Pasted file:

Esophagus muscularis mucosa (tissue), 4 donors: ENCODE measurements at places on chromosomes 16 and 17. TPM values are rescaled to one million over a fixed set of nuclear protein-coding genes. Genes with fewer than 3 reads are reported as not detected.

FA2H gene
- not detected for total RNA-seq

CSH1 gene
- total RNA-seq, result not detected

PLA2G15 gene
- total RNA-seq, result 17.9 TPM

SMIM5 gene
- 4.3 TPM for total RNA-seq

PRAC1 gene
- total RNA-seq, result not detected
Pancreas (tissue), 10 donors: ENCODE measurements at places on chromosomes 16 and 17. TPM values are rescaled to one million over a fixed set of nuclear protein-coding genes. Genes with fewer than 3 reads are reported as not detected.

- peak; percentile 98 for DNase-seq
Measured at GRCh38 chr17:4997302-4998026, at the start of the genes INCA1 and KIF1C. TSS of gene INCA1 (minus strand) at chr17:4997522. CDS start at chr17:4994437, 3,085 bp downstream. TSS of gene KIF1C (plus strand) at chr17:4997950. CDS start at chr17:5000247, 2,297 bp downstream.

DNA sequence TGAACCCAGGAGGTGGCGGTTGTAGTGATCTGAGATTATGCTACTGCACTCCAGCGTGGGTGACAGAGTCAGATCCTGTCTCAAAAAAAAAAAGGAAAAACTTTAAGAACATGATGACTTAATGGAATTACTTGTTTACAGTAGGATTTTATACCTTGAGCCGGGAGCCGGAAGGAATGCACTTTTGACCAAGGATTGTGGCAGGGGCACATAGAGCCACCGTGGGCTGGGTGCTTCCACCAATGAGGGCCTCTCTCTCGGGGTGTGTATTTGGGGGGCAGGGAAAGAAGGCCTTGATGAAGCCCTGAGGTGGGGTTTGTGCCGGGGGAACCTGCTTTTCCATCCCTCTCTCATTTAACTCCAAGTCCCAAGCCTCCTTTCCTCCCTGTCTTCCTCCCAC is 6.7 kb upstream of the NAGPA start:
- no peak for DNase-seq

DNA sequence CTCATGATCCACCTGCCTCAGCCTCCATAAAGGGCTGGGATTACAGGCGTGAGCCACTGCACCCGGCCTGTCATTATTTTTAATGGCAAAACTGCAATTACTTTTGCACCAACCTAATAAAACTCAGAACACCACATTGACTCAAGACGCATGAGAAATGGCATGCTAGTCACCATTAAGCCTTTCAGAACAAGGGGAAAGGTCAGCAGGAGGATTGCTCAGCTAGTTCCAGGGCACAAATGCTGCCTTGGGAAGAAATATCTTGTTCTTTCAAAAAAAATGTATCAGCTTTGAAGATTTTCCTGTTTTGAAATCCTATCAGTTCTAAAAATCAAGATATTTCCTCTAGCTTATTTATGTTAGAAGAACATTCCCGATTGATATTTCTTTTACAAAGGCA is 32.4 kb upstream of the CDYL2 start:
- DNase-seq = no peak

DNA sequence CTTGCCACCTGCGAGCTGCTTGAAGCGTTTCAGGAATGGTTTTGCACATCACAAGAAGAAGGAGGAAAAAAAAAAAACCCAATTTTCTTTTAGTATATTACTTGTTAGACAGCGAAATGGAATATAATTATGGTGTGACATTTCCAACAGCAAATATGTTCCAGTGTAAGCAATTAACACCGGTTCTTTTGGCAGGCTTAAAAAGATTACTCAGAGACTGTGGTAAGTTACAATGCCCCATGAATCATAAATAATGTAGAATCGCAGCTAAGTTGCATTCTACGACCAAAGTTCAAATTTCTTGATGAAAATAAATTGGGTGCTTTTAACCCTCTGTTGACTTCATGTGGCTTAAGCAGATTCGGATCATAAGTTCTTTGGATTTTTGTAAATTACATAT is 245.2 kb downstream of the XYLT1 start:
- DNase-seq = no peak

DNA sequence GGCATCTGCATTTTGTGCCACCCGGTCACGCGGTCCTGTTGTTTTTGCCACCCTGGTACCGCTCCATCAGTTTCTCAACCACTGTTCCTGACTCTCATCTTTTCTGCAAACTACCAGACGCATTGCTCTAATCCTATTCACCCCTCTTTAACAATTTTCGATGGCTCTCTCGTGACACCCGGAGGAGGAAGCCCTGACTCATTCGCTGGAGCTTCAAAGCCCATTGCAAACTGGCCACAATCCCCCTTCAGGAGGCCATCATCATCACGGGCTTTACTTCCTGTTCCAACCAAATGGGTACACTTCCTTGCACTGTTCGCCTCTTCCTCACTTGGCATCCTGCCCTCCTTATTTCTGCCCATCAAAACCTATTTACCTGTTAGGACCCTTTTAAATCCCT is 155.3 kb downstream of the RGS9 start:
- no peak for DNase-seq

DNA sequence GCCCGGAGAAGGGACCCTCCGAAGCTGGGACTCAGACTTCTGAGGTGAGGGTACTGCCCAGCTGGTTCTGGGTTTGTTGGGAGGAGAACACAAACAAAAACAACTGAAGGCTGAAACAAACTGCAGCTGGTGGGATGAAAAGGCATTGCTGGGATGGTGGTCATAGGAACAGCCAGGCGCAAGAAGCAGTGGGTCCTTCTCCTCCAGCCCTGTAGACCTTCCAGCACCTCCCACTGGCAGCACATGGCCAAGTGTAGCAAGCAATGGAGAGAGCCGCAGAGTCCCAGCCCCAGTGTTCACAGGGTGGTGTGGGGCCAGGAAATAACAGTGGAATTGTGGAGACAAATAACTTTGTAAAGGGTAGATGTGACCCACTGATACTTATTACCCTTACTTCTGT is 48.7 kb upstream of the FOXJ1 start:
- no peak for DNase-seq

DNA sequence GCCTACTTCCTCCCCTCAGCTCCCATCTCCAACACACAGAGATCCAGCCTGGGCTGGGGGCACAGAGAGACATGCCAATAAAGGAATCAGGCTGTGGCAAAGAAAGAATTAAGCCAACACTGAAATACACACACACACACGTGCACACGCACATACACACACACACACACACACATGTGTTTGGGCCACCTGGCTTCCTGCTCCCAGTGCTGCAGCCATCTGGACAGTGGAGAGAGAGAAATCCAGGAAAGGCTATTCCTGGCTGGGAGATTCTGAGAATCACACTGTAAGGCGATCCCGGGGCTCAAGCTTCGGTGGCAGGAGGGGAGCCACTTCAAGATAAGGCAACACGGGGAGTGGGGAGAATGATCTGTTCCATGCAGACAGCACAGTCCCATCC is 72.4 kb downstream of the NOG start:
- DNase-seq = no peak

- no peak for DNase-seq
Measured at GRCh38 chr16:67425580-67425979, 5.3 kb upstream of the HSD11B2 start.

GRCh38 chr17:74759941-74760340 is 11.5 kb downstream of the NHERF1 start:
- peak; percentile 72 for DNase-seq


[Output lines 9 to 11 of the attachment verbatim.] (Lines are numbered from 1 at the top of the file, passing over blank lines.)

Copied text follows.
- 4.3 TPM for total RNA-seq

PRAC1 gene
- total RNA-seq, result not detected